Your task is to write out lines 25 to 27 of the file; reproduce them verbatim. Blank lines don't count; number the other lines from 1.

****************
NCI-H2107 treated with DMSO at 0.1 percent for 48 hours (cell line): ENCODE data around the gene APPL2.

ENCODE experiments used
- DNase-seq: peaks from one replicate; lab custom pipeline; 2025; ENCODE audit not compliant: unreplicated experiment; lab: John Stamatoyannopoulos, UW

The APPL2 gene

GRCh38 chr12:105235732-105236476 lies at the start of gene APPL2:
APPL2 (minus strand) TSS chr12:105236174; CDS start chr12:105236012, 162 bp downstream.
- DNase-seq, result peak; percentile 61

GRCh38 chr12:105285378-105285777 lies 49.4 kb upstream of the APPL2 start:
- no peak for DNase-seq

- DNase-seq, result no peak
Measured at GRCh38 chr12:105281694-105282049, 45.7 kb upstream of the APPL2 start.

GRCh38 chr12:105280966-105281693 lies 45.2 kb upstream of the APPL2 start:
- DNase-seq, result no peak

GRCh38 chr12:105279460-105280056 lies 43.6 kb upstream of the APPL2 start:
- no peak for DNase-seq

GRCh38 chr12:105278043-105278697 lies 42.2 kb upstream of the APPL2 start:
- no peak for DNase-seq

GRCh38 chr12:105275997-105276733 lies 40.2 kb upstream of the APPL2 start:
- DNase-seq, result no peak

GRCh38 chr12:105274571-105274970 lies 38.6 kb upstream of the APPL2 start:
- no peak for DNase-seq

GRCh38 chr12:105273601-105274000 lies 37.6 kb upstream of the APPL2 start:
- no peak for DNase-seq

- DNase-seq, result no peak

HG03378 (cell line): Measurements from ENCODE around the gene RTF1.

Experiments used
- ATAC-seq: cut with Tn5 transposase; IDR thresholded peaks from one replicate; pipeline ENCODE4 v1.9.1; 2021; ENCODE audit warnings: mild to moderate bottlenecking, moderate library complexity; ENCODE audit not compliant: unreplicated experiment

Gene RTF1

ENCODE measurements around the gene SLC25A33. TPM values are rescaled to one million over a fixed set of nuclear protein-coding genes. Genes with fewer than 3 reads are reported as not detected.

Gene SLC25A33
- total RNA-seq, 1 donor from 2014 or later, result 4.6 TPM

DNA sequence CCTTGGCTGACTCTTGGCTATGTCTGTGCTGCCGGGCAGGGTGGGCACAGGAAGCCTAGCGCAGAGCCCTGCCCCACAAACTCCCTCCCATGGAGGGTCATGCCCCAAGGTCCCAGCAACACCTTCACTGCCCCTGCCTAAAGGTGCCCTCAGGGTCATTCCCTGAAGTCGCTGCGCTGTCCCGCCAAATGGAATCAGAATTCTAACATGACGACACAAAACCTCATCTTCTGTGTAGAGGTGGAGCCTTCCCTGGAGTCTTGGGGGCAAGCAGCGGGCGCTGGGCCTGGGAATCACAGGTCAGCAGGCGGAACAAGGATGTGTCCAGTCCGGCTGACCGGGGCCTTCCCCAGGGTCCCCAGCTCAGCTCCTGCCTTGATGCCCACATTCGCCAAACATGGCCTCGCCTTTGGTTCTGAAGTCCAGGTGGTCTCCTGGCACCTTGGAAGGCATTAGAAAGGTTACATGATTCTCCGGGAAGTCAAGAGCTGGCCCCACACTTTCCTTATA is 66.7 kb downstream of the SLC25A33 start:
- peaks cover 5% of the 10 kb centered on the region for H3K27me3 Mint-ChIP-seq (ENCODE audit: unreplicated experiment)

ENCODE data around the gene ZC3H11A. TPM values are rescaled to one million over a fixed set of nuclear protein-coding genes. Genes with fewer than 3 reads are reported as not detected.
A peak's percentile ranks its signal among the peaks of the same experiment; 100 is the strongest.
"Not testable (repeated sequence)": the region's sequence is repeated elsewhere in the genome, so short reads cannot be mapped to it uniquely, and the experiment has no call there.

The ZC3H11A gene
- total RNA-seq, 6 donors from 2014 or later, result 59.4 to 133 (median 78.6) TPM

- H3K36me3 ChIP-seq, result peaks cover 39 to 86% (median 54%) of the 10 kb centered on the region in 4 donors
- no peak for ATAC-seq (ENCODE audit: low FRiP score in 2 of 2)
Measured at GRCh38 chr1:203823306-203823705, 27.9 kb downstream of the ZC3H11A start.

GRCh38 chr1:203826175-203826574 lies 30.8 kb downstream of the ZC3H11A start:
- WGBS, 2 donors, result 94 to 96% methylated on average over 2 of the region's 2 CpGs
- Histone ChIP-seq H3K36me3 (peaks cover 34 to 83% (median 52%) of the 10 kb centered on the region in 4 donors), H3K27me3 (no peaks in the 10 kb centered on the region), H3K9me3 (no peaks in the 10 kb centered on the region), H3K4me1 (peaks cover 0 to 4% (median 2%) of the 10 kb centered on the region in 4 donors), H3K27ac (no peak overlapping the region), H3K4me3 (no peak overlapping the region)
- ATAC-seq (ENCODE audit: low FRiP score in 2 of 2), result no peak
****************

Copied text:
HG03378 (cell line): Measurements from ENCODE around the gene RTF1.

Experiments used
- ATAC-seq: cut with Tn5 transposase; IDR thresholded peaks from one replicate; pipeline ENCODE4 v1.9.1; 2021; ENCODE audit warnings: mild to moderate bottlenecking, moderate library complexity; ENCODE audit not compliant: unreplicated experiment